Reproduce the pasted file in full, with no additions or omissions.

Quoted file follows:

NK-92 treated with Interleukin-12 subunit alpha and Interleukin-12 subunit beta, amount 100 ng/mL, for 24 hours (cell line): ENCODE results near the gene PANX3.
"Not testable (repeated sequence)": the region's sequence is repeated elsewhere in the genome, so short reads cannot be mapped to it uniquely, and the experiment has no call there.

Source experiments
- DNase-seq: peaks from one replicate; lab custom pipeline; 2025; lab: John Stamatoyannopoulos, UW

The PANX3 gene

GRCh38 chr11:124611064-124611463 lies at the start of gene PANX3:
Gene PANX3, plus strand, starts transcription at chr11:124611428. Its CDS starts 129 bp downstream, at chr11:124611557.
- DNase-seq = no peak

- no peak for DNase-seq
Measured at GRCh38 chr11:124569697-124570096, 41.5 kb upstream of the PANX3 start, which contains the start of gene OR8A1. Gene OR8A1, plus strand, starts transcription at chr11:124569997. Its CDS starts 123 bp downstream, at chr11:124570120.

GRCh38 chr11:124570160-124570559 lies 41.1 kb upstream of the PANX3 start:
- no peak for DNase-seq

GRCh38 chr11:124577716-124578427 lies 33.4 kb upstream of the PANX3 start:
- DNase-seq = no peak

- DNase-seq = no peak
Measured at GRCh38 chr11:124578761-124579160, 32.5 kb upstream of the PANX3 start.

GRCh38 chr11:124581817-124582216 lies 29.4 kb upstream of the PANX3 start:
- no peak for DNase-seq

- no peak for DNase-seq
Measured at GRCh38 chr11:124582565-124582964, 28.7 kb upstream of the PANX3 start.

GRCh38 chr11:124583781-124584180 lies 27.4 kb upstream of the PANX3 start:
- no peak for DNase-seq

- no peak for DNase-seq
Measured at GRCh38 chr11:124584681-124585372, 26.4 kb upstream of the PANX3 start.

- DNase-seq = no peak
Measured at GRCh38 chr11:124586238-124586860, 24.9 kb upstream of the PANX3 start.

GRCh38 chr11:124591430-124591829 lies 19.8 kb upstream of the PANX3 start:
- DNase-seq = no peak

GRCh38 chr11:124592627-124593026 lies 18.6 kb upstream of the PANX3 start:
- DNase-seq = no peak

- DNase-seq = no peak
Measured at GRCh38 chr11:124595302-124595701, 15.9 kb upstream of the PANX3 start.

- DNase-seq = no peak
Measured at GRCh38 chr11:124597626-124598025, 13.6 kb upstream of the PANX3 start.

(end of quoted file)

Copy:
NK-92 treated with Interleukin-12 subunit alpha and Interleukin-12 subunit beta, amount 100 ng/mL, for 24 hours (cell line): ENCODE results near the gene PANX3.
"Not testable (repeated sequence)": the region's sequence is repeated elsewhere in the genome, so short reads cannot be mapped to it uniquely, and the experiment has no call there.

Source experiments
- DNase-seq: peaks from one replicate; lab custom pipeline; 2025; lab: John Stamatoyannopoulos, UW

The PANX3 gene

GRCh38 chr11:124611064-124611463 lies at the start of gene PANX3:
Gene PANX3, plus strand, starts transcription at chr11:124611428. Its CDS starts 129 bp downstream, at chr11:124611557.
- DNase-seq = no peak

- no peak for DNase-seq
Measured at GRCh38 chr11:124569697-124570096, 41.5 kb upstream of the PANX3 start, which contains the start of gene OR8A1. Gene OR8A1, plus strand, starts transcription at chr11:124569997. Its CDS starts 123 bp downstream, at chr11:124570120.

GRCh38 chr11:124570160-124570559 lies 41.1 kb upstream of the PANX3 start:
- no peak for DNase-seq

GRCh38 chr11:124577716-124578427 lies 33.4 kb upstream of the PANX3 start:
- DNase-seq = no peak

- DNase-seq = no peak
Measured at GRCh38 chr11:124578761-124579160, 32.5 kb upstream of the PANX3 start.

GRCh38 chr11:124581817-124582216 lies 29.4 kb upstream of the PANX3 start:
- no peak for DNase-seq

- no peak for DNase-seq
Measured at GRCh38 chr11:124582565-124582964, 28.7 kb upstream of the PANX3 start.

GRCh38 chr11:124583781-124584180 lies 27.4 kb upstream of the PANX3 start:
- no peak for DNase-seq

- no peak for DNase-seq
Measured at GRCh38 chr11:124584681-124585372, 26.4 kb upstream of the PANX3 start.

- DNase-seq = no peak
Measured at GRCh38 chr11:124586238-124586860, 24.9 kb upstream of the PANX3 start.

GRCh38 chr11:124591430-124591829 lies 19.8 kb upstream of the PANX3 start:
- DNase-seq = no peak

GRCh38 chr11:124592627-124593026 lies 18.6 kb upstream of the PANX3 start:
- DNase-seq = no peak

- DNase-seq = no peak
Measured at GRCh38 chr11:124595302-124595701, 15.9 kb upstream of the PANX3 start.

- DNase-seq = no peak
Measured at GRCh38 chr11:124597626-124598025, 13.6 kb upstream of the PANX3 start.